The first time many of us looked, there were notes from relatives who’d just gotten Facebook and confusedly didn’t know how to add us; from friends who’d deleted Facebook, returned, and just wanted to check in. Some of them were from straight up creepers, but nonetheless – these were our messages and we didn’t know they were there.

Still, it remains rather non-descript and unnoticed by most users for long bouts of time.


fb acquaintancesThe point of the Acquaintances feed just eludes me. When Facebook created auto Friend Lists, there were a handful that the network was able to make on its own by culling information from your contacts. This included Close Friends, Family, College, High School, and a feed based on your location… and then one for your Acquaintances. What’s that now? This feed seems like the leftovers – and not the leftovers that you’re pumped to eat, like from Thanksgiving or homemade mac’n’cheese… more like a really average burger that you know won’t heat up right. Does anyone often click this to check out what’s going on with their Acquaintances? Really? You just tiptoe in, take one bite… aaaaand it’s game over.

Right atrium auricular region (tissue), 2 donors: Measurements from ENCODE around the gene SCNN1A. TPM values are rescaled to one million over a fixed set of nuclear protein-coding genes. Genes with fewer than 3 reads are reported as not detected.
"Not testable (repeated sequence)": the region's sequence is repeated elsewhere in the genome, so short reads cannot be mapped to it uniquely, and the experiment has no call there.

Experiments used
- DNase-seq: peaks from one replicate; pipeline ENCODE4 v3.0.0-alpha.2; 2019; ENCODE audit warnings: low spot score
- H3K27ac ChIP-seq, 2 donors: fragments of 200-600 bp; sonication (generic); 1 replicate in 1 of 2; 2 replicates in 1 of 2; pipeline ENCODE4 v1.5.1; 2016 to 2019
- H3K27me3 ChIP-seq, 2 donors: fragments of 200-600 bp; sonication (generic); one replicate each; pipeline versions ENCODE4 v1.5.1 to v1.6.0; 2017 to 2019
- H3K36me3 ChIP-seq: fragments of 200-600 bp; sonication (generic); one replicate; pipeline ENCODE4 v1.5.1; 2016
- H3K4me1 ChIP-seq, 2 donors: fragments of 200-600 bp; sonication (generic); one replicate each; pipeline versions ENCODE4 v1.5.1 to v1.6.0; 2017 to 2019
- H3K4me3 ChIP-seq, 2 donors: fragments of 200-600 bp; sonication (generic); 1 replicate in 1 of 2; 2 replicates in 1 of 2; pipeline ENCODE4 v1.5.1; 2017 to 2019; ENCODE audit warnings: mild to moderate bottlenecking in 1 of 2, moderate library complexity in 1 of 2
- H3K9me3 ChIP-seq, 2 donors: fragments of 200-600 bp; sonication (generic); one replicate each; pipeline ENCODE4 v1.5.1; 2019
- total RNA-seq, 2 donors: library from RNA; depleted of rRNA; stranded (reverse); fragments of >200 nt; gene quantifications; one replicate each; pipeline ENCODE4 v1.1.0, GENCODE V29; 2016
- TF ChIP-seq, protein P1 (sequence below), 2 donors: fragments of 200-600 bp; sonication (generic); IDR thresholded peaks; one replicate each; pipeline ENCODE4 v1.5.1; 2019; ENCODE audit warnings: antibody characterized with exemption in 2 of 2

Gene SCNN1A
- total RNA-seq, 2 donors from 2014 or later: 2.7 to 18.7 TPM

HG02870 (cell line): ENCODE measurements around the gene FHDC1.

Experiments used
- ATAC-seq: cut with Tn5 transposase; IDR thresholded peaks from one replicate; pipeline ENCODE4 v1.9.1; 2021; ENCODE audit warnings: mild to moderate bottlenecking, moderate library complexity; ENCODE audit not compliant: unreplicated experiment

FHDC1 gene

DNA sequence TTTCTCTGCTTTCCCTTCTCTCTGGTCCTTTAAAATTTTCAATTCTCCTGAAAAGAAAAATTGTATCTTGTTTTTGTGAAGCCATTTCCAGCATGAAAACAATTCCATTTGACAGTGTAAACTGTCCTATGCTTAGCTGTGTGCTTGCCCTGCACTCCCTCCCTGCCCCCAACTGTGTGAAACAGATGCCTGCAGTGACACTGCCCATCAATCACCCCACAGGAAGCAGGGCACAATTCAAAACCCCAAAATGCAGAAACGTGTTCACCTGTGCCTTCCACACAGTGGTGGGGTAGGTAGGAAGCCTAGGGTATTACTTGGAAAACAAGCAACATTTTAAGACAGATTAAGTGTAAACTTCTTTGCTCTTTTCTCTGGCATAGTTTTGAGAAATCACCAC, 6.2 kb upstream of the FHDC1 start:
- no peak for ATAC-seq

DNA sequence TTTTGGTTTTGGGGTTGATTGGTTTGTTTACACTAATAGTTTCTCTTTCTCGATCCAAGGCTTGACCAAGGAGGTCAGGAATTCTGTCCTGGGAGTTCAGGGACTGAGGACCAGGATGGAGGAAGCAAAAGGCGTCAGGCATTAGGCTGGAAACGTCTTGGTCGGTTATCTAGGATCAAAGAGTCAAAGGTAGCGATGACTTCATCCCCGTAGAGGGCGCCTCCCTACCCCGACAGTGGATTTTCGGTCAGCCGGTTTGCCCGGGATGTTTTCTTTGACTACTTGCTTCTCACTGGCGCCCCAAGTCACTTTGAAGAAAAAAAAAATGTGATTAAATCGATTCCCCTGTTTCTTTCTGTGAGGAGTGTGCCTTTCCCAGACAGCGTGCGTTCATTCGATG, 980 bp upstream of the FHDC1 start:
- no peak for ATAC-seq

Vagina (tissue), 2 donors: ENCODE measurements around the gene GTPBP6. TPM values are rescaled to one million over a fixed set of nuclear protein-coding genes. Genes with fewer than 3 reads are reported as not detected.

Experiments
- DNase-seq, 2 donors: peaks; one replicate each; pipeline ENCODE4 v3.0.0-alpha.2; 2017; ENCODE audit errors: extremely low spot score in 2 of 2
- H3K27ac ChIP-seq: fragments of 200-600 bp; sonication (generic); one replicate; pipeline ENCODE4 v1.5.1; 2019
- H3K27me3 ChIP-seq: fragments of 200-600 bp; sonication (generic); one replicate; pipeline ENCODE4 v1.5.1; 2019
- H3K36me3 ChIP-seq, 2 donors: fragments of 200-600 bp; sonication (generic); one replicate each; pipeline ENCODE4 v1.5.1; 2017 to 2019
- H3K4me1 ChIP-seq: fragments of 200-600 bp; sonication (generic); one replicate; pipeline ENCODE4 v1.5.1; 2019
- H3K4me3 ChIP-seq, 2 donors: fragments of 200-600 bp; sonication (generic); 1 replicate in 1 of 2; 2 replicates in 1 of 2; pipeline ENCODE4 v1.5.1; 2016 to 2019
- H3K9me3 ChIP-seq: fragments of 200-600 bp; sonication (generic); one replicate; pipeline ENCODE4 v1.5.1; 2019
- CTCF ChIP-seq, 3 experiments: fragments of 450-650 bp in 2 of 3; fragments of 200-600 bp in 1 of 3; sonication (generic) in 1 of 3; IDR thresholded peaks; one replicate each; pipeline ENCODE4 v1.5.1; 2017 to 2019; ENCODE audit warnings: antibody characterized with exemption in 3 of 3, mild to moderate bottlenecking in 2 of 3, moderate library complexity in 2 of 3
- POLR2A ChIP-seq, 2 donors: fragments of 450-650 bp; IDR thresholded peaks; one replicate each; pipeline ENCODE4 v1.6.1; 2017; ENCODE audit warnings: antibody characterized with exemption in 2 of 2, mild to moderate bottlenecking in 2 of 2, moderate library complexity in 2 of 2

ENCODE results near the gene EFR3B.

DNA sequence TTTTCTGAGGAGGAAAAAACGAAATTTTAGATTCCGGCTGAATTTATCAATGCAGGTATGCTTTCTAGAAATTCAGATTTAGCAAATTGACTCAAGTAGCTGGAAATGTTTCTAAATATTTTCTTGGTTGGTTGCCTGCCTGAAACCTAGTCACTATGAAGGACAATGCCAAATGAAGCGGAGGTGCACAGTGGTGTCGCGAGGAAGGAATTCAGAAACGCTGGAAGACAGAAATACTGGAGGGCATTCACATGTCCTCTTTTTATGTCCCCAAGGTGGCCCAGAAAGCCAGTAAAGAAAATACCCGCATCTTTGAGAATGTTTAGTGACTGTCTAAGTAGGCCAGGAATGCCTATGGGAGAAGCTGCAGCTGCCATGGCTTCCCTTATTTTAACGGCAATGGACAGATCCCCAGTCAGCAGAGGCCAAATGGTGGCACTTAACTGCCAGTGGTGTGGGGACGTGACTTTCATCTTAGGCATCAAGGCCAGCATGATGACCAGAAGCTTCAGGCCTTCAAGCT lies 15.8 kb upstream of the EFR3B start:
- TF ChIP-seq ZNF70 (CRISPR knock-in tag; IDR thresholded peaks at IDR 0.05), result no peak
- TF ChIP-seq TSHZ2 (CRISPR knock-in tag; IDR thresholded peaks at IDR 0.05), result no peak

How do you know ___?

fb poll friendsEvery once in awhile, the above poll shows up in the right-hand sidebar. We all know by now that Facebook wants to know every single thing it can about us, and perhaps this is a part of a News Feed algorithm update that’s in the works. Still, c’mon man… this is just a little bit too much. And honestly, why would I ever tell you even more than you’re already gleaning from my account? You figure it out, Facebook. Don’t make me do more of your dirty work for you.  

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Molly McHugh
Former Digital Trends Contributor
Before coming to Digital Trends, Molly worked as a freelance writer, occasional photographer, and general technical lackey…